```Date: Feb 11, 2013 12:42 AM
Author: plutonium.archimedes@gmail.com
Subject: how do we get the neutrino as magnetic monopoles #1216 New Physics<br> #1336 ATOM TOTALITY 5th ed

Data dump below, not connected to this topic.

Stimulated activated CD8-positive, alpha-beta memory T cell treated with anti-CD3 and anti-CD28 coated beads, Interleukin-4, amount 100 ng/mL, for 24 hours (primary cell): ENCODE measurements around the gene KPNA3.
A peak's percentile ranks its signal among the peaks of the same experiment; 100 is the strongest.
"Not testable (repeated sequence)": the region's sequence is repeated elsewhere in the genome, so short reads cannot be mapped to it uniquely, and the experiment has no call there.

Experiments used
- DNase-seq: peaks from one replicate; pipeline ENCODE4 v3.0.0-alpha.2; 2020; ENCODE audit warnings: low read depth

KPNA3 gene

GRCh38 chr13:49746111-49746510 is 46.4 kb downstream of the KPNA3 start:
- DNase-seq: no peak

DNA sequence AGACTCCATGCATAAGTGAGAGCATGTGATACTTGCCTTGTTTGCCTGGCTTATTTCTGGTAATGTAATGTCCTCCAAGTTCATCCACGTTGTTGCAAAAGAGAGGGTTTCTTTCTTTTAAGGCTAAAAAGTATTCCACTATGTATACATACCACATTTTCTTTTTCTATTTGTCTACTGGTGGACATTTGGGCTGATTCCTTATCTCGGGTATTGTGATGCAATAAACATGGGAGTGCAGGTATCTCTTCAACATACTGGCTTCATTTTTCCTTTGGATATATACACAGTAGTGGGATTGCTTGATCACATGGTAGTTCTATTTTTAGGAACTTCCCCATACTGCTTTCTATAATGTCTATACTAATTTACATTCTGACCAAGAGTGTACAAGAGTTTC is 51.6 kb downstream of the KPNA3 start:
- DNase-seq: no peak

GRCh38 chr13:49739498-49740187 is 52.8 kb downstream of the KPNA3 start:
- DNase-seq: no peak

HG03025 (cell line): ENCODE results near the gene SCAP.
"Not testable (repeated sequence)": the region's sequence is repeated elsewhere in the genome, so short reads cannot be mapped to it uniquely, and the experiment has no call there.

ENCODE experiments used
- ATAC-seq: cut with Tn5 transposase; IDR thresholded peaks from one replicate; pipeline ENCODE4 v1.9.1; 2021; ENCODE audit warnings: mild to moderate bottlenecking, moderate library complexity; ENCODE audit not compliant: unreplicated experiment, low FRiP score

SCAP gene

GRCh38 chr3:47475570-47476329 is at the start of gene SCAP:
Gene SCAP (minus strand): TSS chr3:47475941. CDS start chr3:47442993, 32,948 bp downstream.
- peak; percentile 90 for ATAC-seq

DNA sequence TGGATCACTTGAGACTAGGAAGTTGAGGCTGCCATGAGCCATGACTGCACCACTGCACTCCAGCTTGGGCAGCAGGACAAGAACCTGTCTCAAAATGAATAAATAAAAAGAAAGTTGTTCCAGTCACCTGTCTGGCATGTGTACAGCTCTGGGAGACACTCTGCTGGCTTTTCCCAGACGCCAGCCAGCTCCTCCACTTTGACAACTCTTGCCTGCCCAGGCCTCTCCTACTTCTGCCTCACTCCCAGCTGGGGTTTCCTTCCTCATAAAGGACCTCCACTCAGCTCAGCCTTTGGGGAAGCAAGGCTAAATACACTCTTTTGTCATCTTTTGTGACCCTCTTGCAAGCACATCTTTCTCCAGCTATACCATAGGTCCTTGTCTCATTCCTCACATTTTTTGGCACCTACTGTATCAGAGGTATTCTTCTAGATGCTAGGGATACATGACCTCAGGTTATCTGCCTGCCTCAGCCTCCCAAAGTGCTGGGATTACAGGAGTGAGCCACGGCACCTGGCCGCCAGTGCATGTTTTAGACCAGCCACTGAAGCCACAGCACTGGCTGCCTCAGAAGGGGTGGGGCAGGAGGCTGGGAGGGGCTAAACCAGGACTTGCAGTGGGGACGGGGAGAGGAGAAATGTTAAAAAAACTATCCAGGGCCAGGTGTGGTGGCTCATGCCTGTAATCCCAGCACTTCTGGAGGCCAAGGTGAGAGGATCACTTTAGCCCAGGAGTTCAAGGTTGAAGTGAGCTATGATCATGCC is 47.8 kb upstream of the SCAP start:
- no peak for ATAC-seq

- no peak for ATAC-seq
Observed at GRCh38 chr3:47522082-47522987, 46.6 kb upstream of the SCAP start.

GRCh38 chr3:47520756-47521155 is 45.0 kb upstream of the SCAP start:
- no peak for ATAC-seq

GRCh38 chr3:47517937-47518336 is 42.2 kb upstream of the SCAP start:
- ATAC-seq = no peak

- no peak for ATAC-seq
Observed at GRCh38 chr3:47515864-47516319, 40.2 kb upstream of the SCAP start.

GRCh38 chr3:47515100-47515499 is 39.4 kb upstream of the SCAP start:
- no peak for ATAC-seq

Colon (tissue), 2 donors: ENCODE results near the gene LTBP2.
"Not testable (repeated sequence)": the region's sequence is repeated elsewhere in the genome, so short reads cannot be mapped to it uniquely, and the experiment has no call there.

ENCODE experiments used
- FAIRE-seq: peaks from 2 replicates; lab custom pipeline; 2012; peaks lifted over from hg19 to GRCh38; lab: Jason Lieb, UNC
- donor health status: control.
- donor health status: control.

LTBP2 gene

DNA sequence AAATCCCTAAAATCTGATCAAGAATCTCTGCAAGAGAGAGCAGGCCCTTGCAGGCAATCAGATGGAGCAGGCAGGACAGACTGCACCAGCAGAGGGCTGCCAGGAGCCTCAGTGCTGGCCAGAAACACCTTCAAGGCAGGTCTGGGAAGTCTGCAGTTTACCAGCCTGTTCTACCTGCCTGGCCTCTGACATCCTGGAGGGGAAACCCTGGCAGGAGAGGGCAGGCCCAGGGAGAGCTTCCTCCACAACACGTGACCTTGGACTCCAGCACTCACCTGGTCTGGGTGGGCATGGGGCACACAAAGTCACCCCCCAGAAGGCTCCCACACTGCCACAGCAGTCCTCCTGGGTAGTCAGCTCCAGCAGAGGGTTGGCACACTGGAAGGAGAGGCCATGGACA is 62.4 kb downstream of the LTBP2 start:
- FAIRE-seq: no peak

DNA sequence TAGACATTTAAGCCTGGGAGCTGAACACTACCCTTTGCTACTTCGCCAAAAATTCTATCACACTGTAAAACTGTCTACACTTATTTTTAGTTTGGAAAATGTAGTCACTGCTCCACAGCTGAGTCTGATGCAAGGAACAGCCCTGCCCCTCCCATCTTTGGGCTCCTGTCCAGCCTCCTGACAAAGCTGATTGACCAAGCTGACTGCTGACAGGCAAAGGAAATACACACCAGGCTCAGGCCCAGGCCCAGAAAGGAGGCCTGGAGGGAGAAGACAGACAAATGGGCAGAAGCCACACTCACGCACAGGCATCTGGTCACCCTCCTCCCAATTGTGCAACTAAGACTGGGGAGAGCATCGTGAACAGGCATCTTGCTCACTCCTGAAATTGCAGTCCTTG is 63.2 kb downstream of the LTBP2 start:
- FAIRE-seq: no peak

How do we get a neutrino as a magnetic monopoles?Sounds both strange and impossible. But let us give it full attention.When physicists learn something, they often miss items that areimportant. Take for instance the Faraday law and the Ampere law. Weall learn the basics. We learn a current flowing yields a magneticfield around the wire. We learn that a moving bar magnet creates aelectric field and a current flowing.But do we miss something? Of course, we never really pay attention tothe positive charge of protons, for we focus our attention only onelectrons.So, I have a problem here. I need to see if a neutrino is a magneticmonopole, perhaps several magnetic monopoles.Now a magnetic field in Maxwell Equations is a dipole field, sooverall it is a neutral magnetic field.But a monopole is not neutral. A electron is not neutral unless weinclude the proton in an electric current.So, in the Maxwell Equations we have a current flowing of electronsbut we also have a proton electric field to balance out the electronelectric field.In the magnetic field, there is both poles, a dipole that overall itis neutral. And in the electric field, thenegative charges balance with the positive to overall neutral.Now, let us tackle the neutrino as a magnetic monopole. It is not onemagnetic monopole but several magnetic monopoles so that overall, theneutrino is a neutral electric charge and a neutral magnetic charge.So we picture the neutrino as a longitudinal wave, and we picture itas the flow of magnetic monopoles, just as the electric field-- anelectric current in flow comprising electrons and protons.Now Dirac in his Directions in Physics book talks about how large themagnetic monopole is. On page 46, Dirac gets a number value of(137/2)e value for the magnetic monopole.I am somewhat, not certain, that Dirac made a mistake in logic in thatcalculation. Using the Schrodinger Equation is one mistake but alarger mistake is that in likelihood, Dirac had it turned around. Inother words, the electric charge is equal to 137/2M for M being amagnetic monopole. I feel Dirac had it turned around backwards, thatit takes 68.5 magnetic monopoles to be on par with just 1 electriccharge. Whereas Dirac was thinking that it takes 68.5 electric chargesto be on par with just 1 magnetic monopole.Now, do yourself a simple everyday experience test. If we pick upstatic electricity, just a little bit of it our bodies immediatelyfeel the impact. But, if we encounter the strongest magnets, we neverreally feel any impact, no matter how strong those magnets are. Oureveryday experience would counterclaim Dirac's 137/2(e) and supportthe other claim of 137/2M.So, what I am after here, is to describe a neutrino as a magneticmonopoles. And what I am coming to a picture of is that a neutrino isa magnetic current composed of monopoles of a minimum amount ofmonopoles of 68.5 monopoles. Now since the neutrino is overall neutralmeans the magnetic monopoles have to be 70 at a minimum and 35 of themhave to be north pole while the other 35 have to be south pole.--Google's archives are top-heavy in hate-spew from search-engine-bombing. Only Drexel's Math Forum has done a excellent, simple andfair archiving of AP posts for the past 15 years as seen here:http://mathforum.org/kb/profile.jspa?userID=499986Archimedes Plutoniumhttp://www.iw.net/~a_plutoniumwhole entire Universe is just one big atomwhere dots of the electron-dot-cloud are galaxies
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